Parry Morton is not sure he believes in reincarnation, but he does know that he feels real comfortable when he slips into the character of Sven, the Viking King.
"When I put the costume on, it just feels natural like I've done it before," Morton, a local photographer and artist, said. His pursuit of Viking history is both a hobby and a passion.
Each year for the past 12 years, Morton has appeared at the Arizona Renaissance Festival in the Valley, wearing a costume of his own creation. In between, he's available to perform and lecture to students, church groups, at libraries just about anywhere he's invited.
"I have three different levels of performances I do, depending on the age level of the audience," he said. This Friday, Sept. 7, he will do a presentation at Frontier Elementary School for fourth- and fifth-graders.
"I love kids," Morton said. "I've had 17 foster children over the years."
Despite the Vikings' reputation as vicious marauders, which Morton said is pretty much accurate, and despite the fact that he is an imposing figure in his Sven outfit, kids aren't afraid of him.
"There's an aura of some kind about Sven," he said. "Kids come right up to him. They follow him around."
Morton's presentations and lectures come complete with 8-by-10-foot canvas backdrops that show the routes the Vikings followed in their explorations, tables filled with the furs they wore and the foods they ate at different periods in their history, and even a 12-by-20-foot replica of a castle.
"The Payson High School drama students helped me build the castle," he said.
Children enter through the castle drawbridge, and once inside can experience such additional props as an 8-by-8-foot dragon that becomes a bean bag toss.
"The whole idea is to show kids that learning can be fun," he said.
Morton, who moved to Payson 20 years ago from the Valley, has been interested in model building from the time he was a young boy.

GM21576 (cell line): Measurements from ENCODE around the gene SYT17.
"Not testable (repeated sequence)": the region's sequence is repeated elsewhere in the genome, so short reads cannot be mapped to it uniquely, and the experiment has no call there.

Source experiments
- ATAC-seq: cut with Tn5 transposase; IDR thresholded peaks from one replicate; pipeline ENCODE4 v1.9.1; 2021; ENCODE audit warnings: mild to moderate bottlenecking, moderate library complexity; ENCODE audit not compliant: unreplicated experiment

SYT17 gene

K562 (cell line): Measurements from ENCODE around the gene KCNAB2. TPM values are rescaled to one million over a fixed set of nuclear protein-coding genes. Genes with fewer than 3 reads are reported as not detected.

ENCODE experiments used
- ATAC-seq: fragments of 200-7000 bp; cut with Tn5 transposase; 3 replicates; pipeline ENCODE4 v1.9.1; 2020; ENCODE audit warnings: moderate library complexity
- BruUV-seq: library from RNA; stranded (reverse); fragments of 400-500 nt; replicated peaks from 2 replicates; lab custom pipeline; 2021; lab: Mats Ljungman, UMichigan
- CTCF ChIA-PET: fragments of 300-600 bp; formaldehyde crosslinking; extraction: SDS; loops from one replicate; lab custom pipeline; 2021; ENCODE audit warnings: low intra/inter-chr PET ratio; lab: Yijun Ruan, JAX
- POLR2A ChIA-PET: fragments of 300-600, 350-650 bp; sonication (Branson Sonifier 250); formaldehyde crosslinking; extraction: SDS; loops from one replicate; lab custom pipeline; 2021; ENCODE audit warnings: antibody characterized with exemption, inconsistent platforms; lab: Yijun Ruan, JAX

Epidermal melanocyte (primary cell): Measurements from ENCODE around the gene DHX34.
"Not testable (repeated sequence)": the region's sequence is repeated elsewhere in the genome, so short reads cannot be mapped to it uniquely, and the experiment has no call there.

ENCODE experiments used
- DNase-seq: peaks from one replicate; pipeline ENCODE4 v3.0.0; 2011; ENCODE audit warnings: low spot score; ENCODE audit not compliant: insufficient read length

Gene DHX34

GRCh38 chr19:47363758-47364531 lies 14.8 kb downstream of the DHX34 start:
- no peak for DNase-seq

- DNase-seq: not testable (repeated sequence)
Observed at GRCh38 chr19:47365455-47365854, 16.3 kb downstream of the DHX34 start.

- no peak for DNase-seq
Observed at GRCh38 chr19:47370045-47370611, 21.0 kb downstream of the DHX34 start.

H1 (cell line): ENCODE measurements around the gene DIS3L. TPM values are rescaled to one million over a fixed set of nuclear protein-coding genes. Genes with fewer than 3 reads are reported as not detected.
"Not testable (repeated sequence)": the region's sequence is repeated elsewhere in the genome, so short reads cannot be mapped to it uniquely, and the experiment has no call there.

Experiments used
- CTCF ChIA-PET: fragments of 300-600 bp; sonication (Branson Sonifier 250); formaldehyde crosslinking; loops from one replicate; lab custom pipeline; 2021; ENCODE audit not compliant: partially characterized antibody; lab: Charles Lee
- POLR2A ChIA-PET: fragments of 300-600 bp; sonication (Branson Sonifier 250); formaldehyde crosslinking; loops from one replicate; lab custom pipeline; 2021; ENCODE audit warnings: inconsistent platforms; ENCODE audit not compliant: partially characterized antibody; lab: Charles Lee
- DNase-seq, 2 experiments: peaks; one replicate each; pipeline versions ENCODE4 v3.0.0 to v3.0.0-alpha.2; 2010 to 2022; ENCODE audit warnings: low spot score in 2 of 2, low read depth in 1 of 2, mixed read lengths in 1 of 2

"I was also interested in my Norwegian, Scottish and Welsh heritage," he said.
Originally from California, he worked for Disney Studios, sculpting trains and submarines. As a hobby, he handcrafted wooden rocking horses and created toys for his own son and the foster children who lived in his home.
The hand-tooled leather Viking costume that Morton wears took over 3,000 hours to make. The elaborate detail in that costume and several others he has made for the characters who appear with him at the Renaissance festival has earned the "most photographed characters award" at that event for several consecutive years.
"Historically, I'm the earliest person at the festival," he said. "Some people say I'm too early, but I tell them the Vikings used to raid those places back then. They ruthlessly raided England and all the way up and down the coasts of Europe. There is some indication they used hallucinogenic drugs to make them so bold."
But Morton said the Vikings also deserve credit for the many contributions they made to the advancement of civilization.
"They were far ahead of any culture in their arts, the way they lived, their ability to survive in a cold climate" he said. "The ships they built and their great journeys were all about trying to find a warmer climate."
Historians now believe the Vikings predated Columbus in discovering America by some 500 years.
"The Indians wanted their weapons, and when the Vikings wouldn't trade them, they basically kicked them out of America," Morton said.
There are even indications that the Vikings served as bodyguards for the ancient Egyptian pharaohs, Morton said.
As more archaeological sites are uncovered, knowledge of the Vikings accomplishments is increasing.
"Tobacco was used in the mummification process, and it is now believed the Vikings established the trade routes that brought it to the Egyptians," he said.
While Morton doesn't usually charge for his presentations, he hopes to change that.
"I'm trying to get on the roster of the Arizona Commission on the Arts as a resident artist," he said. "Then I can do this at schools all over the state and get paid to do it as a traveling artist."
Morton's ultimate goal is to make an interactive CD-ROM that will allow students to interact with the various Viking kings and be part of history.
Another dream of his is to build a home on a hilltop in Payson that is actually a scale model replica of a European castle. If that ever happens, Rim country residents will be able to see history on a daily basis.
Until then, Morton highly recommends "The Vikings," a 1954 movie starring Kirk Douglas. "It's just an excellent movie about how they lived," he said.
For more information or to schedule a presentation, Morton can be reached at 474-6113.